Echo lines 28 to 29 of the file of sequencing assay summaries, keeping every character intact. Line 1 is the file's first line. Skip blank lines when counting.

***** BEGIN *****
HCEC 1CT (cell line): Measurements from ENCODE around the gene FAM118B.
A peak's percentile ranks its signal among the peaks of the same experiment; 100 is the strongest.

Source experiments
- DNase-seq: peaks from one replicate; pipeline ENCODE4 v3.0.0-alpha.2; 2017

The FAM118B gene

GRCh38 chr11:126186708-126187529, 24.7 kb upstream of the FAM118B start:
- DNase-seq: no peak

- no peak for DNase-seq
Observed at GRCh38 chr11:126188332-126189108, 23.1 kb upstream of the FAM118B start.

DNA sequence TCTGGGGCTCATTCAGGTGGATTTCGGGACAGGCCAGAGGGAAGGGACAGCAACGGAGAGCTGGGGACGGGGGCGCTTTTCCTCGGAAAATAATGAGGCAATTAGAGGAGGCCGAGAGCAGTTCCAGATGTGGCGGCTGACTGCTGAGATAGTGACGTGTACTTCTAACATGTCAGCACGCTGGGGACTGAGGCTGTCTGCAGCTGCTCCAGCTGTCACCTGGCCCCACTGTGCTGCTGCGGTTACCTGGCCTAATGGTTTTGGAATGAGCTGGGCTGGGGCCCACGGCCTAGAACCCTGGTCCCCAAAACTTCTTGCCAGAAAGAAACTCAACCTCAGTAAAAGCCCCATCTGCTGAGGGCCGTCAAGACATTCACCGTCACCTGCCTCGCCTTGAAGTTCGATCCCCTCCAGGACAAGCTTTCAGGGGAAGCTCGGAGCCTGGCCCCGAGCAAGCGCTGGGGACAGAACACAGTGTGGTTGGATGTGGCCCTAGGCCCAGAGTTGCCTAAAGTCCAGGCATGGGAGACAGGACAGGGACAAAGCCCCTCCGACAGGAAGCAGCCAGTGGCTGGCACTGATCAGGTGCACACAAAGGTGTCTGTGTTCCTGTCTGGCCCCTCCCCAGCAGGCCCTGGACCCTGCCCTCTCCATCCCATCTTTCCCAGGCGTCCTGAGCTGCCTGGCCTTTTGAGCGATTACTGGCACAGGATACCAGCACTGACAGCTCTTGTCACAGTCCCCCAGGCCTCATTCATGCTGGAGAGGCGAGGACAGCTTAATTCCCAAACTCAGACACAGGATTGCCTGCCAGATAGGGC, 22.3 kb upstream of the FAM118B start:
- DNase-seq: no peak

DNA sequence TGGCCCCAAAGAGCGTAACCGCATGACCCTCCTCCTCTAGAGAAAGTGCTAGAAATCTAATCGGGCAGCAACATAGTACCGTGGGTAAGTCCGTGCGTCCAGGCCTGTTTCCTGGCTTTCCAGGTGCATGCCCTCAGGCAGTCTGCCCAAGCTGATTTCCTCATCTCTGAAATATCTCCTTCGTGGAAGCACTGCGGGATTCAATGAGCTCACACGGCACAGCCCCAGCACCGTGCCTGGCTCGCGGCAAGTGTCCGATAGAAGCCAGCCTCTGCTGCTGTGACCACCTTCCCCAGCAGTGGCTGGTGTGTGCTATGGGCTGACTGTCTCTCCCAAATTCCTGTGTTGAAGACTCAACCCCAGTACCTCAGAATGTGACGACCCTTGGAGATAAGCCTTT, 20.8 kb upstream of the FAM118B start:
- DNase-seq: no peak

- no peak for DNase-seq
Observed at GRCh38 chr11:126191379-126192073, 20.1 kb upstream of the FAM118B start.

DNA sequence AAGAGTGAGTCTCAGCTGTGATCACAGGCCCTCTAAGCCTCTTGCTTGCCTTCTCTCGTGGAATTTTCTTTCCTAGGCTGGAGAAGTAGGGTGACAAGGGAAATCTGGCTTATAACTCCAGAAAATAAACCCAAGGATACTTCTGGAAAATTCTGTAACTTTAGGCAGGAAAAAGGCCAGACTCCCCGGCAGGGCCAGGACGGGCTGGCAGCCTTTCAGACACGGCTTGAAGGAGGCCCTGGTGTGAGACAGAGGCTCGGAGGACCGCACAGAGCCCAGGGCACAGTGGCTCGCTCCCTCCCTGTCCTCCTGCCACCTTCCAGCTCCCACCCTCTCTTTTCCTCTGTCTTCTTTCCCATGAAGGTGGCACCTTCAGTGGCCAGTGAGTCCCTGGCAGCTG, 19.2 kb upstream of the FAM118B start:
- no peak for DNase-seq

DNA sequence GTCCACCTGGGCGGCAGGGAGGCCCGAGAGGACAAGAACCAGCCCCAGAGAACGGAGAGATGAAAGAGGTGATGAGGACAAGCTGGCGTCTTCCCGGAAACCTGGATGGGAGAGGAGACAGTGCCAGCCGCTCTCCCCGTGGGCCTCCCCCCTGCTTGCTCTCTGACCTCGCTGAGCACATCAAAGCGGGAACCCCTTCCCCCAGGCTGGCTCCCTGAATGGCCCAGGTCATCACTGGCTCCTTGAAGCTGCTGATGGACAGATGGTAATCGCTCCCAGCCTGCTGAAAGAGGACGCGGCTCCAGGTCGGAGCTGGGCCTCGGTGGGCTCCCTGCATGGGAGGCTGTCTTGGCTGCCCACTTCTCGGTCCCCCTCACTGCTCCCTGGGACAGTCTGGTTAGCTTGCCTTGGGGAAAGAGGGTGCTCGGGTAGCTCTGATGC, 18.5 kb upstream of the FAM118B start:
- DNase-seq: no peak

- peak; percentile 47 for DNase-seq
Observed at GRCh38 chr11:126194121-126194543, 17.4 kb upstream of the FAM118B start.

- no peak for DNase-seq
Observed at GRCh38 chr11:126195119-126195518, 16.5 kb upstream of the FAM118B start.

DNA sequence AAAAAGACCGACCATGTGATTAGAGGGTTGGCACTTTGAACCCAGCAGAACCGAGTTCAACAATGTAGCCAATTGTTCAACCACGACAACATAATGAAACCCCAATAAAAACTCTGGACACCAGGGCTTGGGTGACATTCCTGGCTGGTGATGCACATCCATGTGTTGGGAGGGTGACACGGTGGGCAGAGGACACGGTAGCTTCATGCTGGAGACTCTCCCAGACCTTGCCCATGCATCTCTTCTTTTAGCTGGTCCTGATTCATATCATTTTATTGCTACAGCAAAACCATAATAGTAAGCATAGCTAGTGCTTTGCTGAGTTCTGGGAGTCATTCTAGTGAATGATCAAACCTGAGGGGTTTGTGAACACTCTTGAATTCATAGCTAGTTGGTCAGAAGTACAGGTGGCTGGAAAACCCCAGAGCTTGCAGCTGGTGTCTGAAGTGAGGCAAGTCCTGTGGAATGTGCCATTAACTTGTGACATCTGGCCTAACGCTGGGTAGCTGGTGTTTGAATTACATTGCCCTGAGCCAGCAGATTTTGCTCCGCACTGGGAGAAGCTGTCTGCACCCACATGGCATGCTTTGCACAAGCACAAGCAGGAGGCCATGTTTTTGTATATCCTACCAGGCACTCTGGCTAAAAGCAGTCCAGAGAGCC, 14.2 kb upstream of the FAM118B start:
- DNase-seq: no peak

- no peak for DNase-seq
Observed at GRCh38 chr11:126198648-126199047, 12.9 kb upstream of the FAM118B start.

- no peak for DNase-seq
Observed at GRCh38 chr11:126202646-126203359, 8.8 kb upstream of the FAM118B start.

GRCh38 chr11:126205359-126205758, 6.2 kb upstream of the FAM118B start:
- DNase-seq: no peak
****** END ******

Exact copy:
- no peak for DNase-seq
Observed at GRCh38 chr11:126202646-126203359, 8.8 kb upstream of the FAM118B start.